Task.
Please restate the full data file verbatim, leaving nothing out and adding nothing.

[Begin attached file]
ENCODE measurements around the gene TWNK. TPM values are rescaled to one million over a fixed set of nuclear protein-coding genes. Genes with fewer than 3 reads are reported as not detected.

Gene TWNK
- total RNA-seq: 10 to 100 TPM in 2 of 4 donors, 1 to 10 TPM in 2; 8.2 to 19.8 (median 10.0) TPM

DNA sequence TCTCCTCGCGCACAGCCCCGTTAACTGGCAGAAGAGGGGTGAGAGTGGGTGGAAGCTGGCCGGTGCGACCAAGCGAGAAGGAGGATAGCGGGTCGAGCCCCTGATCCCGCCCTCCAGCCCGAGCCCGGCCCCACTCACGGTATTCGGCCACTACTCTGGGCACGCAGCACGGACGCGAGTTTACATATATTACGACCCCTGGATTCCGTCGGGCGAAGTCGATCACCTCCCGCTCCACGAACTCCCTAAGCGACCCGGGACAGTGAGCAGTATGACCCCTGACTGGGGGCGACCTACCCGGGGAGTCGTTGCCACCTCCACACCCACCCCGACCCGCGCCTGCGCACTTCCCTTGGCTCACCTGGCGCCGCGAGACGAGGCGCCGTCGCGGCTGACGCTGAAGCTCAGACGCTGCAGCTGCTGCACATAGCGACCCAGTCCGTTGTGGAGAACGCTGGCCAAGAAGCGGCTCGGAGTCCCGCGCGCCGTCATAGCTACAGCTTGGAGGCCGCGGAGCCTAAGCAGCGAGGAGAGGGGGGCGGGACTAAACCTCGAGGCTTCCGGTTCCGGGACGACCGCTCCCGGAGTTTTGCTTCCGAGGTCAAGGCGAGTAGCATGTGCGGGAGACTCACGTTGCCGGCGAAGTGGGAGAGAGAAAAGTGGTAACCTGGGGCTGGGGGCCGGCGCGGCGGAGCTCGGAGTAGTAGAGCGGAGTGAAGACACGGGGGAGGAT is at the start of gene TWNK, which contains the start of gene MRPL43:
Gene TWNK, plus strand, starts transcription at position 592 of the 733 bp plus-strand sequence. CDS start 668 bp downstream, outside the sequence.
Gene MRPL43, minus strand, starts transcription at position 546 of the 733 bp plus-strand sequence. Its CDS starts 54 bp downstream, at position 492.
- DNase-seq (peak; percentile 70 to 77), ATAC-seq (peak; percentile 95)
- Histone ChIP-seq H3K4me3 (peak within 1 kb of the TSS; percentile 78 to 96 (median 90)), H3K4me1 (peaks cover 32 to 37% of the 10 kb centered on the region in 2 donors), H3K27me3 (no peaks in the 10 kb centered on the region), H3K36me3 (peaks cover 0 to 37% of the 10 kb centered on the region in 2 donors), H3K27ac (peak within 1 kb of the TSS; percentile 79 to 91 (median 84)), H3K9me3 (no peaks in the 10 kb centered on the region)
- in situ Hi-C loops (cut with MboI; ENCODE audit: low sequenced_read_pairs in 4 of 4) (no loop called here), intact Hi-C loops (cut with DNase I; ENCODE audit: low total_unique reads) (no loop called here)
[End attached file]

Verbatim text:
ENCODE measurements around the gene TWNK. TPM values are rescaled to one million over a fixed set of nuclear protein-coding genes. Genes with fewer than 3 reads are reported as not detected.

Gene TWNK
- total RNA-seq: 10 to 100 TPM in 2 of 4 donors, 1 to 10 TPM in 2; 8.2 to 19.8 (median 10.0) TPM

DNA sequence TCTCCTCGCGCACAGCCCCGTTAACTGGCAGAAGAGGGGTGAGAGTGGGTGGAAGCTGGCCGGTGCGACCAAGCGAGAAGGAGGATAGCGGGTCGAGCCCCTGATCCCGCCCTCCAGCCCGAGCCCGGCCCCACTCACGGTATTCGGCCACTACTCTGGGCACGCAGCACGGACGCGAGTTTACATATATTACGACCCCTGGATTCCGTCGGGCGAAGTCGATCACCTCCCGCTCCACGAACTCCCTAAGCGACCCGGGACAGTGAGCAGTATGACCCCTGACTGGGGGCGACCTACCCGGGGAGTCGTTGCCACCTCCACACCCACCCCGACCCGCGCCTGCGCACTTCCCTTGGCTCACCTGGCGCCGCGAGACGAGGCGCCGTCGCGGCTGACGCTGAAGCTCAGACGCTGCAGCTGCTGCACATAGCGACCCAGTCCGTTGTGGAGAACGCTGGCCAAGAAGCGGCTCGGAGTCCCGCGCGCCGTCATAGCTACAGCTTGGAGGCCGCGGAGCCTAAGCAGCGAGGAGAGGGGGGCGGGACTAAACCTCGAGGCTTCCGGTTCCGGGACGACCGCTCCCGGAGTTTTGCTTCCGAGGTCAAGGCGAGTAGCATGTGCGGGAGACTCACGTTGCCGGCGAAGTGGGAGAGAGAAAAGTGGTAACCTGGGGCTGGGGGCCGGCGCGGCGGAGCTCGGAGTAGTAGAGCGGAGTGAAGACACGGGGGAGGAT is at the start of gene TWNK, which contains the start of gene MRPL43:
Gene TWNK, plus strand, starts transcription at position 592 of the 733 bp plus-strand sequence. CDS start 668 bp downstream, outside the sequence.
Gene MRPL43, minus strand, starts transcription at position 546 of the 733 bp plus-strand sequence. Its CDS starts 54 bp downstream, at position 492.
- DNase-seq (peak; percentile 70 to 77), ATAC-seq (peak; percentile 95)
- Histone ChIP-seq H3K4me3 (peak within 1 kb of the TSS; percentile 78 to 96 (median 90)), H3K4me1 (peaks cover 32 to 37% of the 10 kb centered on the region in 2 donors), H3K27me3 (no peaks in the 10 kb centered on the region), H3K36me3 (peaks cover 0 to 37% of the 10 kb centered on the region in 2 donors), H3K27ac (peak within 1 kb of the TSS; percentile 79 to 91 (median 84)), H3K9me3 (no peaks in the 10 kb centered on the region)
- in situ Hi-C loops (cut with MboI; ENCODE audit: low sequenced_read_pairs in 4 of 4) (no loop called here), intact Hi-C loops (cut with DNase I; ENCODE audit: low total_unique reads) (no loop called here)